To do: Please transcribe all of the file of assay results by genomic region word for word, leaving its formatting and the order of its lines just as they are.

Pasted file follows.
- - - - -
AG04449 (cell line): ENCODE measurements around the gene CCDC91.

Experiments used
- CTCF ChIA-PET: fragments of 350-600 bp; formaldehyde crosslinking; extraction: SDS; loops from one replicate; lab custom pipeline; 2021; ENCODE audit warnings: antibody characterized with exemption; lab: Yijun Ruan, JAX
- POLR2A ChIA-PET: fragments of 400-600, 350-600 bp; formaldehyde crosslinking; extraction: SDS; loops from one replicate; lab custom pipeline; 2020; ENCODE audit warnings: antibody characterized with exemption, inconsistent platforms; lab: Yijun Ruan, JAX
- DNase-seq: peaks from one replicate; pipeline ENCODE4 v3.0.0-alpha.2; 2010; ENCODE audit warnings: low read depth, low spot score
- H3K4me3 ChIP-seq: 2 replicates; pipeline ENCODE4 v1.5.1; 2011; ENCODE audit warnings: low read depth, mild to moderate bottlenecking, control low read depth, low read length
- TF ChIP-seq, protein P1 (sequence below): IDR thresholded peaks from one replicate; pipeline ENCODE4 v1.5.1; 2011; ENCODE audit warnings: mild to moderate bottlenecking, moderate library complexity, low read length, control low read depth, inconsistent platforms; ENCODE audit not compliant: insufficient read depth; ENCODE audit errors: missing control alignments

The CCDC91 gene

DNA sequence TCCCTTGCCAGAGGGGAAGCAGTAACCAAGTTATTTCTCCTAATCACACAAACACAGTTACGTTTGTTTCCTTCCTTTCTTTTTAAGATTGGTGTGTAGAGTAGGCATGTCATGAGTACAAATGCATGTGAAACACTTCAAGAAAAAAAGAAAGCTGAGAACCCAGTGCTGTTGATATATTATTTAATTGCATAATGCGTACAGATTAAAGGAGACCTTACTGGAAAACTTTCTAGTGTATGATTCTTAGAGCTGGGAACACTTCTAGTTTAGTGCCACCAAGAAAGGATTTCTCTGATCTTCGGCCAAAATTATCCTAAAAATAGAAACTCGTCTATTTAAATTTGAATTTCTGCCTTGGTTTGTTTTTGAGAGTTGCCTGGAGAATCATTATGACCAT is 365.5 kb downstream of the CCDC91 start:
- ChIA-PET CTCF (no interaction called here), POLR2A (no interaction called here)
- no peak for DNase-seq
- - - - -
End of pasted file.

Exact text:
AG04449 (cell line): ENCODE measurements around the gene CCDC91.

Experiments used
- CTCF ChIA-PET: fragments of 350-600 bp; formaldehyde crosslinking; extraction: SDS; loops from one replicate; lab custom pipeline; 2021; ENCODE audit warnings: antibody characterized with exemption; lab: Yijun Ruan, JAX
- POLR2A ChIA-PET: fragments of 400-600, 350-600 bp; formaldehyde crosslinking; extraction: SDS; loops from one replicate; lab custom pipeline; 2020; ENCODE audit warnings: antibody characterized with exemption, inconsistent platforms; lab: Yijun Ruan, JAX
- DNase-seq: peaks from one replicate; pipeline ENCODE4 v3.0.0-alpha.2; 2010; ENCODE audit warnings: low read depth, low spot score
- H3K4me3 ChIP-seq: 2 replicates; pipeline ENCODE4 v1.5.1; 2011; ENCODE audit warnings: low read depth, mild to moderate bottlenecking, control low read depth, low read length
- TF ChIP-seq, protein P1 (sequence below): IDR thresholded peaks from one replicate; pipeline ENCODE4 v1.5.1; 2011; ENCODE audit warnings: mild to moderate bottlenecking, moderate library complexity, low read length, control low read depth, inconsistent platforms; ENCODE audit not compliant: insufficient read depth; ENCODE audit errors: missing control alignments

The CCDC91 gene

DNA sequence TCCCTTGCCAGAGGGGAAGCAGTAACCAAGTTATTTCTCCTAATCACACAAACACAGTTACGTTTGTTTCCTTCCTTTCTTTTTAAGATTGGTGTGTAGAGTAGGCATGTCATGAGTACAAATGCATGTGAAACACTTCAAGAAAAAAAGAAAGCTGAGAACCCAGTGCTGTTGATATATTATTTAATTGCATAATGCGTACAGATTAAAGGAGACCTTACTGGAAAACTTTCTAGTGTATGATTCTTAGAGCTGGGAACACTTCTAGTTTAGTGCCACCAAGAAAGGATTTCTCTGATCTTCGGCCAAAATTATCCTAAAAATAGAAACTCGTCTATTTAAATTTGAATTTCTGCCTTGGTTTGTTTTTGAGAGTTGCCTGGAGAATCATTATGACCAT is 365.5 kb downstream of the CCDC91 start:
- ChIA-PET CTCF (no interaction called here), POLR2A (no interaction called here)
- no peak for DNase-seq